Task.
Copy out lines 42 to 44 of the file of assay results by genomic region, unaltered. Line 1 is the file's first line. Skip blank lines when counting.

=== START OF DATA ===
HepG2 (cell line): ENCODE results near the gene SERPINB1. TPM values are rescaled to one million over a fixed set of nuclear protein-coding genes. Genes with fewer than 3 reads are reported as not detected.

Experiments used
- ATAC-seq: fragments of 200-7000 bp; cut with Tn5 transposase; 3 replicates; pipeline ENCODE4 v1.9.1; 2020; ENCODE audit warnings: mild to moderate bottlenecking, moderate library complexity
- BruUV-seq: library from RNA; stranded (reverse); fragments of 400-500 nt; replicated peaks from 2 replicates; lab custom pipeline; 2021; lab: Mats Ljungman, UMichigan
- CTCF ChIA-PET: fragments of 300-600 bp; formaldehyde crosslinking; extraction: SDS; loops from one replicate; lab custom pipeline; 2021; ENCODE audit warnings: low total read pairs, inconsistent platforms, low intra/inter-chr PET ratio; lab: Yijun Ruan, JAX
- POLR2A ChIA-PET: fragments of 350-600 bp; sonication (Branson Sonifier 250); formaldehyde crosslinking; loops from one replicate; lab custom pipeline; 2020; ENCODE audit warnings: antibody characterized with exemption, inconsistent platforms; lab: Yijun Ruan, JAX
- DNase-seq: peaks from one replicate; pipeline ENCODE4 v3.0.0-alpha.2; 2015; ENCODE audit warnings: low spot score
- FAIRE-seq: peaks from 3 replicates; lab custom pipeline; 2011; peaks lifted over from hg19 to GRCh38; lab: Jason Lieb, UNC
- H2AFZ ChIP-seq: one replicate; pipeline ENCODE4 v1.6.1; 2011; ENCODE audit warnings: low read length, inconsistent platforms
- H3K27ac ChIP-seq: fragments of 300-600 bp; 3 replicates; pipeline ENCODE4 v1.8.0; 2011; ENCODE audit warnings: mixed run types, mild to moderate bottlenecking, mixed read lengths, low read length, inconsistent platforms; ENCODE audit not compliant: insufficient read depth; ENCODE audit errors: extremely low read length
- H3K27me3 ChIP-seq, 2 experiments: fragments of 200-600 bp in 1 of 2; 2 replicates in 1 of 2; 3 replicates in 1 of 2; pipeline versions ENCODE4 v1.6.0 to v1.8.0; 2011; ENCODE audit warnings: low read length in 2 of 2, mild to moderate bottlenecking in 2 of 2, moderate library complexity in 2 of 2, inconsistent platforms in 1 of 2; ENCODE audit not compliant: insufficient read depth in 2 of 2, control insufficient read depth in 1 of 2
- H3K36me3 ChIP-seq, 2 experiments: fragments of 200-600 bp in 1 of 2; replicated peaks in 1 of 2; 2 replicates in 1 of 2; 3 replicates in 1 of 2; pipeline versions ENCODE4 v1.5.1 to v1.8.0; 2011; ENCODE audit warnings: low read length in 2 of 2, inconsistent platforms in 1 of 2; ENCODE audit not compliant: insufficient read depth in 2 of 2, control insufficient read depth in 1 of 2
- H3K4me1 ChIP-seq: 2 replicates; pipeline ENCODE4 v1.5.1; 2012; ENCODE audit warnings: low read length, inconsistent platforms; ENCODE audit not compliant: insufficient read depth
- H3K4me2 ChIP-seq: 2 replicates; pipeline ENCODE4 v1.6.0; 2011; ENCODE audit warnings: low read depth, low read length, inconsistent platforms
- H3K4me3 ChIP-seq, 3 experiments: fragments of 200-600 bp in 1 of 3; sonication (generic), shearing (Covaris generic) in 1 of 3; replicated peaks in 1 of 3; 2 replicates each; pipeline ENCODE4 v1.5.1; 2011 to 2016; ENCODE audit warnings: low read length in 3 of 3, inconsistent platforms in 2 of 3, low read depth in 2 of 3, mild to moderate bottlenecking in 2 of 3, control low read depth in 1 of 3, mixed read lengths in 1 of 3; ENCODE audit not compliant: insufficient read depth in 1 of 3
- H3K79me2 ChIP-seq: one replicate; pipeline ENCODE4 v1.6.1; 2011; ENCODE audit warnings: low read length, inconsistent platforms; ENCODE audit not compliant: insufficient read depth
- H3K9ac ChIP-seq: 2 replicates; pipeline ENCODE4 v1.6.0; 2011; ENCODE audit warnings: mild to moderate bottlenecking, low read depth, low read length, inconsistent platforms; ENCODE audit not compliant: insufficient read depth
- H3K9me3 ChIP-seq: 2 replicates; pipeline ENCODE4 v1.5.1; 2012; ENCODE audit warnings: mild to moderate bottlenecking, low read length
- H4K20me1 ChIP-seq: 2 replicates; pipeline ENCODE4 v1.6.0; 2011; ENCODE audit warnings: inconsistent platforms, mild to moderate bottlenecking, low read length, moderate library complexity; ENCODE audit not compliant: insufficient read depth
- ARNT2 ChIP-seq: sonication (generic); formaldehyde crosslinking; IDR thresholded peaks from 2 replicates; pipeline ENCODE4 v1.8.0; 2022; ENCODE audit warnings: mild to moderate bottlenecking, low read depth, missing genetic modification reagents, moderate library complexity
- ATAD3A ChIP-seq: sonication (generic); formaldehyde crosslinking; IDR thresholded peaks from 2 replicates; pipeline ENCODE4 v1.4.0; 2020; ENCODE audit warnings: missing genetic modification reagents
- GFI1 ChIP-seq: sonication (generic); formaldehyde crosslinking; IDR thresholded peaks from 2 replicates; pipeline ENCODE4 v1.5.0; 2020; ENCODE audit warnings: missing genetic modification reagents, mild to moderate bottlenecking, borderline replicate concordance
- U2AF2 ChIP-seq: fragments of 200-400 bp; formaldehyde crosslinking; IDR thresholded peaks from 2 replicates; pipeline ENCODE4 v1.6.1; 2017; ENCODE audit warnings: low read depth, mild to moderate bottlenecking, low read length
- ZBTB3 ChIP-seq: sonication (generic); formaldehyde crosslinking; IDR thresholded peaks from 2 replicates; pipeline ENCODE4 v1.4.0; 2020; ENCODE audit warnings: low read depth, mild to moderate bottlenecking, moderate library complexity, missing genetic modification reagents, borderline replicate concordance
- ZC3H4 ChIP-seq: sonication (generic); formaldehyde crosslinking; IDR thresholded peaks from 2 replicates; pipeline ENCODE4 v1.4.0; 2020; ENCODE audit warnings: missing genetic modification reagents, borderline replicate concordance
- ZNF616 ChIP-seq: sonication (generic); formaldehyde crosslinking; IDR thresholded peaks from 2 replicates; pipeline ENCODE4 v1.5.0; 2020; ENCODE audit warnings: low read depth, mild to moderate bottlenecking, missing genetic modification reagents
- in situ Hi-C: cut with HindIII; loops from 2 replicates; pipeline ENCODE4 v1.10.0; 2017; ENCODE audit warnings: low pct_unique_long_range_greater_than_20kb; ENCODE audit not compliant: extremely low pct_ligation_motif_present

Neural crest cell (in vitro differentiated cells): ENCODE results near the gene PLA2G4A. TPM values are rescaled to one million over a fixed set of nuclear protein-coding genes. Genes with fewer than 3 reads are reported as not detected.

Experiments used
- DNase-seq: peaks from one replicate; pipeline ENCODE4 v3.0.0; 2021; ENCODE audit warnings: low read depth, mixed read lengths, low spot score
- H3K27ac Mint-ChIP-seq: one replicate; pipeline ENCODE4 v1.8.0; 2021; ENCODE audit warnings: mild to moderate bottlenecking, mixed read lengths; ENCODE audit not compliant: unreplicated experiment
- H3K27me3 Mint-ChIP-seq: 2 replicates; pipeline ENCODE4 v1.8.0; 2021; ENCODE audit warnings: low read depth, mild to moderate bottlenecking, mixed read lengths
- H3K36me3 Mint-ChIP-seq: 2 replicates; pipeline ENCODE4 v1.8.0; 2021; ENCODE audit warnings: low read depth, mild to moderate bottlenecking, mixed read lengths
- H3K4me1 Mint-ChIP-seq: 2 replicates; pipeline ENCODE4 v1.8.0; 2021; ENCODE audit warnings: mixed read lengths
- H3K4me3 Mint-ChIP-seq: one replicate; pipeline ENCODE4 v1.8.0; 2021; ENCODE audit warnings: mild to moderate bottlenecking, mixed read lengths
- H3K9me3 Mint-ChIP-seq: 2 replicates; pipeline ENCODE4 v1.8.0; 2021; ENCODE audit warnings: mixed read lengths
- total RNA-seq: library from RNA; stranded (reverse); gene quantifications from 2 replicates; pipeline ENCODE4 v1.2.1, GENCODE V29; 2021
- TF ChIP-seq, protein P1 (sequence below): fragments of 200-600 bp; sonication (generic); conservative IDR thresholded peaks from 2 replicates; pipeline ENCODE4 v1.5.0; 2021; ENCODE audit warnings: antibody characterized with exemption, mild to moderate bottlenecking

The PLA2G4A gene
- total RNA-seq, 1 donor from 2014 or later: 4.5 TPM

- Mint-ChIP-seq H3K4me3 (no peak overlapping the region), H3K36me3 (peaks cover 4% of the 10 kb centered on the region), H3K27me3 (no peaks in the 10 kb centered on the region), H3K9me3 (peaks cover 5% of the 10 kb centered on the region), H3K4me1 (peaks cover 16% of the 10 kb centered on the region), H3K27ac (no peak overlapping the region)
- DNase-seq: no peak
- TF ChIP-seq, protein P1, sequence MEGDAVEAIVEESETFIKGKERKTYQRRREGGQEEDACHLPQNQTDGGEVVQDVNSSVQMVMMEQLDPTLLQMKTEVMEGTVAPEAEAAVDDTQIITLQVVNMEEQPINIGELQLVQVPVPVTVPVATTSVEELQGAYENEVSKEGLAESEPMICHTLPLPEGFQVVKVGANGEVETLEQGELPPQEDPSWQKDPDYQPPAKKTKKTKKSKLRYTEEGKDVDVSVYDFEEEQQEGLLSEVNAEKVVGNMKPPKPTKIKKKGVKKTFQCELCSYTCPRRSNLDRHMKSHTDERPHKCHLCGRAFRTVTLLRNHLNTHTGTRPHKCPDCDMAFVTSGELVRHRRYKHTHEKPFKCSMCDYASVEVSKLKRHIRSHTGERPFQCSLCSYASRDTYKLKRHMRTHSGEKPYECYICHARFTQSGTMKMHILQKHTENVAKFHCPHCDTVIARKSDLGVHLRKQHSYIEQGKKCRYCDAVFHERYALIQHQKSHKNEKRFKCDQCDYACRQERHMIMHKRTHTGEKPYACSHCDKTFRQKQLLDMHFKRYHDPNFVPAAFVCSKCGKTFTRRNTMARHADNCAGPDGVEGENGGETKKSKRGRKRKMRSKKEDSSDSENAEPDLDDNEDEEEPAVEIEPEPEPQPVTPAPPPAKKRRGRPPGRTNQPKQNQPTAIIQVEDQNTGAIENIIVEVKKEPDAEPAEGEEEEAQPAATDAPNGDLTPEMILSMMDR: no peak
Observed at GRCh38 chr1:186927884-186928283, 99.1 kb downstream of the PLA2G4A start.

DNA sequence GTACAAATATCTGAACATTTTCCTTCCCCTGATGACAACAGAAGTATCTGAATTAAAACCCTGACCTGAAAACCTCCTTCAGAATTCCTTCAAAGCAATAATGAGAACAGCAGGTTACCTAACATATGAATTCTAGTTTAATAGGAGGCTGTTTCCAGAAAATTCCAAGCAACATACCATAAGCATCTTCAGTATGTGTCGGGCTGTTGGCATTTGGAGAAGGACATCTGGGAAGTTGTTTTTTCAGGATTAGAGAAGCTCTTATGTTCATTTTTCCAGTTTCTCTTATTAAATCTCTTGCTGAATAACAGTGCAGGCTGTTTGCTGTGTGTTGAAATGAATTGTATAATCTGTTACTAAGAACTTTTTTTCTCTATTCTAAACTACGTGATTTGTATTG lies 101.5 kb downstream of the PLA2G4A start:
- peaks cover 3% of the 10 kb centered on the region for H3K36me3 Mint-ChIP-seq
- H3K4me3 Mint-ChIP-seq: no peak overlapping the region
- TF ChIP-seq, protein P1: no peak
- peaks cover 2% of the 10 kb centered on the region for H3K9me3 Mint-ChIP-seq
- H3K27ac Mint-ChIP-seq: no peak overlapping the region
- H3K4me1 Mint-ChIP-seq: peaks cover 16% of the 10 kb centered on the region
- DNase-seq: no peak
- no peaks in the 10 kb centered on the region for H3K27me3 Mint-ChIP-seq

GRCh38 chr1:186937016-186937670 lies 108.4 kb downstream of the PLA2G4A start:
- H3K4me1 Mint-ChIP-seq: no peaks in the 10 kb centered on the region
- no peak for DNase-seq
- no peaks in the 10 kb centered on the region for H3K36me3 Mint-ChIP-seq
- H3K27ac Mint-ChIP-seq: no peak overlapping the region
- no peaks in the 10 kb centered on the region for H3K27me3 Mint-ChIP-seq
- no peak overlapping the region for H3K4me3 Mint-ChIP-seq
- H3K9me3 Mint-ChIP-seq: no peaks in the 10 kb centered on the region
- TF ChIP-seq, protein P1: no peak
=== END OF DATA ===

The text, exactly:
- DNase-seq: no peak
- TF ChIP-seq, protein P1, sequence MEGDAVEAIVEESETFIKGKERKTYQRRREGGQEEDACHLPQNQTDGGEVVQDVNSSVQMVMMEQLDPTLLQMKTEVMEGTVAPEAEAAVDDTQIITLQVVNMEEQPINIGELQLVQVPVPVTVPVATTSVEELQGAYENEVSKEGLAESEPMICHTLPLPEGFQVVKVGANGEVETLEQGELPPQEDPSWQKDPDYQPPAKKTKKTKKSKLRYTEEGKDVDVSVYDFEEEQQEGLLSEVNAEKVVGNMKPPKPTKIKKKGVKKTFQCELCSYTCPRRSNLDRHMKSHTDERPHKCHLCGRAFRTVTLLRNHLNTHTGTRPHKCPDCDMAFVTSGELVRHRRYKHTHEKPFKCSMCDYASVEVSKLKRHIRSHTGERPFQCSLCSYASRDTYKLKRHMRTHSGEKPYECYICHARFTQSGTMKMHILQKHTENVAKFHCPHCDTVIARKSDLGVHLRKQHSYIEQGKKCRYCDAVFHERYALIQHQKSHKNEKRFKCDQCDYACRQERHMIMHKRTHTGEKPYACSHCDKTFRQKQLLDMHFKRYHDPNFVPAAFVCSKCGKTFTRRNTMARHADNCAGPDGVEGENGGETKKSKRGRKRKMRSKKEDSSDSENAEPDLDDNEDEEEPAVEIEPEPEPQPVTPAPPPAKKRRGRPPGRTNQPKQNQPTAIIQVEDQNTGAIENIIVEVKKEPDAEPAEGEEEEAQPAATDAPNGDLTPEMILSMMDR: no peak
Observed at GRCh38 chr1:186927884-186928283, 99.1 kb downstream of the PLA2G4A start.